Were the Nazis just ordinary people?

If you were ordered to administer life-threatening shocks to a fellow human-being, would you? I can only assume that you believe you wouldn’t… as this is what most people think. However chances are, that you would.

After World War Two, the world was left in shock. Shock that human-beings can be so evil by inflicting such pain on other people. Of course those who controlled the Nazi camps, those who ordered death upon individuals and carried out torture were just monsters! But, what if they were just ordinary people like us?

Eichmann during his trial in Jerusalem

Justifications given by Nazis during the criminal trials were that they were just following orders and it was all due to obedience. Nazi War criminal Eichmann Adolf during his trial did not appear to be a monster but simply an “uninspired bureaucrat who sat at his desk and did his job” (Hannah Adrendt, 1961).




Stanley Milgram investigated whether we are all susceptible to complying to extreme orders under authority. This was his experiment:

Male participants were paired with another person whom they thought was also a participant. In fact, the other person was an actor (confederate) who would be playing the role of the ‘learner’. The ‘learner’ was strapped to a chair with electrodes while the participant played role of the ‘teacher’. The procedure consisted of the participant testing the ‘learner’ as to how well he had learnt a list of words pairs that had previously been given. If the recall of word pairs was incorrect (which most of the time they were) the participant had to give the ‘learner’ what they thought were real electric shocks. The shocks were fake, but the ‘learner’ acted as if they were truly responding to electric shocks so that the ‘teacher’ believed they were inflicting pain. These electric shocks increased in voltage each time initially from 15 volts (slight shock) to 450 (danger – severe shock) with a total of 30 switches.

The learner’s responses to the shocks increased in severity and desperation until at the higher levels they expressed having a heart condition and that they couldn’t take the shocks anymore, as if begging the ‘teacher’ to stop participating in the experiment or it could be fatal. As the participant perceives the confederate’s pain, usually conscience kicks in and he begins to object to continuing in the experiment. Milgram who had asserted authority by playing role of the experimenter in the same room, would give a ‘prod’ in response to objections such as “please continue” and “you have no other choice but to continue”.

Psychiatrists asked in advance to the experiment taking place, estimated that only 1% of participants would carry out 450 volts… This is the proportion of mentally ill people in the population.

Results: 65% of participants continued to administer electric shocks all the way up to the highest level  of 450 volts/’danger-severe shock’. All participants continued till 300 volts.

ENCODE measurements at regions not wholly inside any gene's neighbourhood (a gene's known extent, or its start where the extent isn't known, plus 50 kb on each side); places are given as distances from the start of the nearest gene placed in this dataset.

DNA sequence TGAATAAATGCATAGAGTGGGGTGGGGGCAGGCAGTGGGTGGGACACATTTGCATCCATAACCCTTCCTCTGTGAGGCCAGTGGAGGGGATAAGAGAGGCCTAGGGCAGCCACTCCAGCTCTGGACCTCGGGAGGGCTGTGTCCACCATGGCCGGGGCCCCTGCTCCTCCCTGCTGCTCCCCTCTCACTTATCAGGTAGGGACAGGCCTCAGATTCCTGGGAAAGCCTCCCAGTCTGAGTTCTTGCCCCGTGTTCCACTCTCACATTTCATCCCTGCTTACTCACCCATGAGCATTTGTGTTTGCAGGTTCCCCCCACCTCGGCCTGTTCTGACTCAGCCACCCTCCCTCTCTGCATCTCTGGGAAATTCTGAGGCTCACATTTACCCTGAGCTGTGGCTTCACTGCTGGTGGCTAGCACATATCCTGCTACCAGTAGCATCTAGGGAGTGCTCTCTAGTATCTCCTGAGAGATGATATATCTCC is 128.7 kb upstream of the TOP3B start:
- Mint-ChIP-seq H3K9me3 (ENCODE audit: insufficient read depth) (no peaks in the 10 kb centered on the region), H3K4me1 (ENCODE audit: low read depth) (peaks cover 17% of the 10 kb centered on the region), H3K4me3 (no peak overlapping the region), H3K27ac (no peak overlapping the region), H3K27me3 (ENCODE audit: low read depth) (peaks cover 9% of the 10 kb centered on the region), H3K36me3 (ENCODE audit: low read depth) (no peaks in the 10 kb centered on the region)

Percentage of participants who stopped the experiment at certain voltages

This shows that ordinary people are susceptible to committing evil acts… if under authority.

Three theories emerged as to why  obedience to follow such extreme orders in normal participants was found.

  1. Legitimate Authority: It is a social norm to follow commands given by a person with legitimate authority e.g. parent, teachers, police officers.
  2. Agency Theory: Once given an order, an individual undergoes agent shift from the autonomous level where they are in control of their own behaviour, to the agentic level where they simply become agents of others and do not think for themselves. People remain in this agentic level due to fear of appearing rude by disrupting the well-defined social situation, and fear of increasing one’s anxiety levels by challenging the authority figure.
  3. Graduated Commitment: Once asked to obey a seemingly reasonable order, individuals find it difficult to refuse a subsequent order, even if it goes against their wishes. Therefore, we can become entrapped in fulfilling ridiculous requests if asked to commit gradually.

The results caused utter shock across the world as several psychologists and professionals could not accept Milgram’s  findings:

Bettelheim (1964): “The research was’…so vile that nothing these experiments show has any value. They are in line with the human experiments of the Nazis.”

If you’re struggling to come to your own conclusion of these shocking findings, this is what Milgram had to say…

The ordinary person who shocked the victim did so out of a sense of obligation – a conception of his duties as a subject – and more from any particularly aggressive tendencies. This is, perhaps, the most fundamental lesson of our study: ordinary people, simply doing their jobs, and without any particular hostility on their part, can become agents in terrible destructive process… (Milgram, 1974, p. 6)

So… were the Nazis different from ordinary people, or just obeying orders?



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